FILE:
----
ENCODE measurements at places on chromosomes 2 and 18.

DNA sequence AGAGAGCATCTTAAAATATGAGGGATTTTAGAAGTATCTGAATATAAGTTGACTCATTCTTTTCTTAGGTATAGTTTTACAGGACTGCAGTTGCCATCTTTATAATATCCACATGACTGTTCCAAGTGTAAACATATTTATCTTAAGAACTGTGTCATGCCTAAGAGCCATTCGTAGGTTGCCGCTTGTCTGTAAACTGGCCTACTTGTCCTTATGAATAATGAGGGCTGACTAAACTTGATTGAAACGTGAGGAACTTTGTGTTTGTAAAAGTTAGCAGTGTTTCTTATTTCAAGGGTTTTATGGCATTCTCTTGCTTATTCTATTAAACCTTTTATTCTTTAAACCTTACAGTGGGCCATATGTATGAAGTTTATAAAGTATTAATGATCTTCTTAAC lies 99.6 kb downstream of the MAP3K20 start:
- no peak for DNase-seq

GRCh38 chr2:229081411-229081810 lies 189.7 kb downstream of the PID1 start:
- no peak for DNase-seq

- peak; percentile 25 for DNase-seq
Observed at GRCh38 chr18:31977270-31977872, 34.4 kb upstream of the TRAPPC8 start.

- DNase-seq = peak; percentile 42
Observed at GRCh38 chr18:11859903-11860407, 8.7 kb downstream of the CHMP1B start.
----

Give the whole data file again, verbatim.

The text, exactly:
ENCODE measurements at places on chromosomes 2 and 18.

DNA sequence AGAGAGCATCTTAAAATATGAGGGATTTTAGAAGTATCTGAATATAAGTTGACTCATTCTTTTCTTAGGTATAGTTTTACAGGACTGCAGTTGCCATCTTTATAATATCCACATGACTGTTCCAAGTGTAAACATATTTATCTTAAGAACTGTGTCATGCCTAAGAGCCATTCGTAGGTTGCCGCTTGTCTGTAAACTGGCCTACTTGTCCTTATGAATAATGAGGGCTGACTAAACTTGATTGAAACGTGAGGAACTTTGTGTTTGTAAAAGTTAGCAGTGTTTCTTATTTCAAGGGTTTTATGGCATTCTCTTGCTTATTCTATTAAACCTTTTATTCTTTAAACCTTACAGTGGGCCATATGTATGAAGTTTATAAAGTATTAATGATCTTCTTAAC lies 99.6 kb downstream of the MAP3K20 start:
- no peak for DNase-seq

GRCh38 chr2:229081411-229081810 lies 189.7 kb downstream of the PID1 start:
- no peak for DNase-seq

- peak; percentile 25 for DNase-seq
Observed at GRCh38 chr18:31977270-31977872, 34.4 kb upstream of the TRAPPC8 start.

- DNase-seq = peak; percentile 42
Observed at GRCh38 chr18:11859903-11860407, 8.7 kb downstream of the CHMP1B start.